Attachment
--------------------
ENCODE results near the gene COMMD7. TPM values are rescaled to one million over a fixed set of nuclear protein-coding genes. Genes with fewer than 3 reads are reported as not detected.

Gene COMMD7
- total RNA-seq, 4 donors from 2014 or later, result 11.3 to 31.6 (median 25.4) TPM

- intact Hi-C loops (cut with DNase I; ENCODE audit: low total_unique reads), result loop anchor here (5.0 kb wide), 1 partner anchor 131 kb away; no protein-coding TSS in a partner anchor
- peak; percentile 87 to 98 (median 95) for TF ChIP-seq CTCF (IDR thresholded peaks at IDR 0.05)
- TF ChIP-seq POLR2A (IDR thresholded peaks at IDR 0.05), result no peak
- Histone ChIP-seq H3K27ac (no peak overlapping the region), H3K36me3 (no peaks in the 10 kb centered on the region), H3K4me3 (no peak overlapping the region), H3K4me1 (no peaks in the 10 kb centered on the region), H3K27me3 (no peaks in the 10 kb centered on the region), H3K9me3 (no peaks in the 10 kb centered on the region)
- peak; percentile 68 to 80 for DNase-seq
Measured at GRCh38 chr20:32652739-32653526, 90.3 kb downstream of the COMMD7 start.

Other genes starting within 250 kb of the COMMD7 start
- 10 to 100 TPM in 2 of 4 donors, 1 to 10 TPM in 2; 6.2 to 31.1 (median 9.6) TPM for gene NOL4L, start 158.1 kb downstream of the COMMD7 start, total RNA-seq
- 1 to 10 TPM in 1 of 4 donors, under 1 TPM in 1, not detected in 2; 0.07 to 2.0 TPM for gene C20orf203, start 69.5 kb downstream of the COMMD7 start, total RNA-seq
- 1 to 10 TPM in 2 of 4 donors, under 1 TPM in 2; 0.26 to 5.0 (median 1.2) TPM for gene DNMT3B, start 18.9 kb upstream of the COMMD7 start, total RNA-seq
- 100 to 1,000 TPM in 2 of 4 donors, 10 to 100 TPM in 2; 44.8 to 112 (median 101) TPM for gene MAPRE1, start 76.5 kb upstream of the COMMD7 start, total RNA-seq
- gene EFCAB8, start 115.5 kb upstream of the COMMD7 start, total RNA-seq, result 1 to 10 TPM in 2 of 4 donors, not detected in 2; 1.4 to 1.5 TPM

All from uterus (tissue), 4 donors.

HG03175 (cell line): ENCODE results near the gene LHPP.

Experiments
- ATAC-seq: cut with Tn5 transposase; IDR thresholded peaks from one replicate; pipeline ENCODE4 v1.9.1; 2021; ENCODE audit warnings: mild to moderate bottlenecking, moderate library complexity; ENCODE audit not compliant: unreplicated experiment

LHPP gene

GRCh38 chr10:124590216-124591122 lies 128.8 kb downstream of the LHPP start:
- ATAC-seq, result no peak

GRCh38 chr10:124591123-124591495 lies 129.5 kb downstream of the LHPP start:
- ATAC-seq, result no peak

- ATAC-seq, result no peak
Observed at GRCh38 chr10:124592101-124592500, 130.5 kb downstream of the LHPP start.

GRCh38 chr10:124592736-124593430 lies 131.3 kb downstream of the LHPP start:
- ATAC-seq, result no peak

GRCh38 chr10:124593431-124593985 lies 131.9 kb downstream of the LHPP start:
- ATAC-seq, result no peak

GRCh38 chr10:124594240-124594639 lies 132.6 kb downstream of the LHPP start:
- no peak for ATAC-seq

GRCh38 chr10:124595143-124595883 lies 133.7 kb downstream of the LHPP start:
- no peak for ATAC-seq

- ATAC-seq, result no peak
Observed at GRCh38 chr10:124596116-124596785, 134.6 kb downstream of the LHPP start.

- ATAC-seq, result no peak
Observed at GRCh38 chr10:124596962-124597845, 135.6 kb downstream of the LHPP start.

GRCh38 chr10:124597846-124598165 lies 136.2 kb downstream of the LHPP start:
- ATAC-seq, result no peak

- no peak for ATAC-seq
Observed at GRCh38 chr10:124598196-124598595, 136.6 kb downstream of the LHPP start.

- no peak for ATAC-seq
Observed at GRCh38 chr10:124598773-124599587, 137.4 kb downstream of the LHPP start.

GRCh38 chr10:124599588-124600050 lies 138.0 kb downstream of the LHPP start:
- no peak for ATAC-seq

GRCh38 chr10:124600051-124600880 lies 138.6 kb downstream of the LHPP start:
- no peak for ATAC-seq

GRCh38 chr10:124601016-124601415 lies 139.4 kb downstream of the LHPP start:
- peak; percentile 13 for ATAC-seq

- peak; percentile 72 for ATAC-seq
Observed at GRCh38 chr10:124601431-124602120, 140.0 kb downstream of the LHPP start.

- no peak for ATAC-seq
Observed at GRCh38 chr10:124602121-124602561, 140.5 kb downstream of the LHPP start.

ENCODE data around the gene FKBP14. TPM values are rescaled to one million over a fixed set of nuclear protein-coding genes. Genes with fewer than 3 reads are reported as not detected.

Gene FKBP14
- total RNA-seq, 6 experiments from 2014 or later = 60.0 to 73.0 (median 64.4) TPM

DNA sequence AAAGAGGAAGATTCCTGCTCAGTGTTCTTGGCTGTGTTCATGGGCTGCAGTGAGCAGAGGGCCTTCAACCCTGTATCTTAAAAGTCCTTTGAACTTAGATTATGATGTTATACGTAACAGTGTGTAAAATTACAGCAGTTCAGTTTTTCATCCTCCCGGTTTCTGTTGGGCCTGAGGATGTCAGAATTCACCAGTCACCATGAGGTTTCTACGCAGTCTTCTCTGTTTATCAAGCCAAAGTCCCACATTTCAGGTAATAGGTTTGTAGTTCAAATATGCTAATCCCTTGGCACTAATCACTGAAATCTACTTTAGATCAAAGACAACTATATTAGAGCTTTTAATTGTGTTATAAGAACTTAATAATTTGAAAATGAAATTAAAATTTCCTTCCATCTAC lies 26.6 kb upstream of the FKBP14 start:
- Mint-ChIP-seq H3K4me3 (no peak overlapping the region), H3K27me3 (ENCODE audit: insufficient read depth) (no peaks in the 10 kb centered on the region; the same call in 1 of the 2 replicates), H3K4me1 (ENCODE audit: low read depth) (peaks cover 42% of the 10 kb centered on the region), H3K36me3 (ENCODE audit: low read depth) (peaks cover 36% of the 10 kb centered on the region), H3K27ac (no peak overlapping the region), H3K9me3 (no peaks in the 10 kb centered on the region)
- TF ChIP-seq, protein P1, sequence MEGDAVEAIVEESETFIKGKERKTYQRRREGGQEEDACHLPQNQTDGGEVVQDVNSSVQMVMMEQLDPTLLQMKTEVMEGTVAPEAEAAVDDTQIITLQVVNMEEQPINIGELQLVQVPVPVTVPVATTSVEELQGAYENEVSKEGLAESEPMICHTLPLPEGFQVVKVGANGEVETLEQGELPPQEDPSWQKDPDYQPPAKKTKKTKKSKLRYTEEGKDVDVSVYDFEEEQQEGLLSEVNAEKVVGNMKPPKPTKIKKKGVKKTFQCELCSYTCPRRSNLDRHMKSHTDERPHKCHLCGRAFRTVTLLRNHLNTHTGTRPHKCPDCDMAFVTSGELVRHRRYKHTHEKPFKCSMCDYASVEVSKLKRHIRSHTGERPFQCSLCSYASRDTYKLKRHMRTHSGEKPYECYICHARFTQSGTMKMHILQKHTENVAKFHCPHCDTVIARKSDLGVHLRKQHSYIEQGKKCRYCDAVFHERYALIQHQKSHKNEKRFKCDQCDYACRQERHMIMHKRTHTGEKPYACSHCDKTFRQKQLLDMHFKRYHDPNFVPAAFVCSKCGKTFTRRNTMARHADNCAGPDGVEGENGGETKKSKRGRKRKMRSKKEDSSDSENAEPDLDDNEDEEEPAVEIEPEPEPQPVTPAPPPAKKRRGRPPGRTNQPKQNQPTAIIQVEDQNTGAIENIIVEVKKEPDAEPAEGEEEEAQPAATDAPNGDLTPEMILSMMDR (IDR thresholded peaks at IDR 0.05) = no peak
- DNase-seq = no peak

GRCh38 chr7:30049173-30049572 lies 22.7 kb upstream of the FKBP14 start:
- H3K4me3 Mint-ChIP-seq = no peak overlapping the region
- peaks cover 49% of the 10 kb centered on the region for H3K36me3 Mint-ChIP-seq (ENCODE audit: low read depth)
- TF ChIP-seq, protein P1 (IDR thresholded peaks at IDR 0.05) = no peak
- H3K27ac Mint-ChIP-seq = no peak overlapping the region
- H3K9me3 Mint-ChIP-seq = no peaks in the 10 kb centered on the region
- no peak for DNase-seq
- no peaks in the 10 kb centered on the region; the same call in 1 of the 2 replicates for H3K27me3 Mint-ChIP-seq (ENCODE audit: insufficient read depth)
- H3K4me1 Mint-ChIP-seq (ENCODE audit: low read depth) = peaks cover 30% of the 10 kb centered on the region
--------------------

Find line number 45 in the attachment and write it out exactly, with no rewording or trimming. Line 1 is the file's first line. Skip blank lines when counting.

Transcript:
GRCh38 chr10:124599588-124600050 lies 138.0 kb downstream of the LHPP start: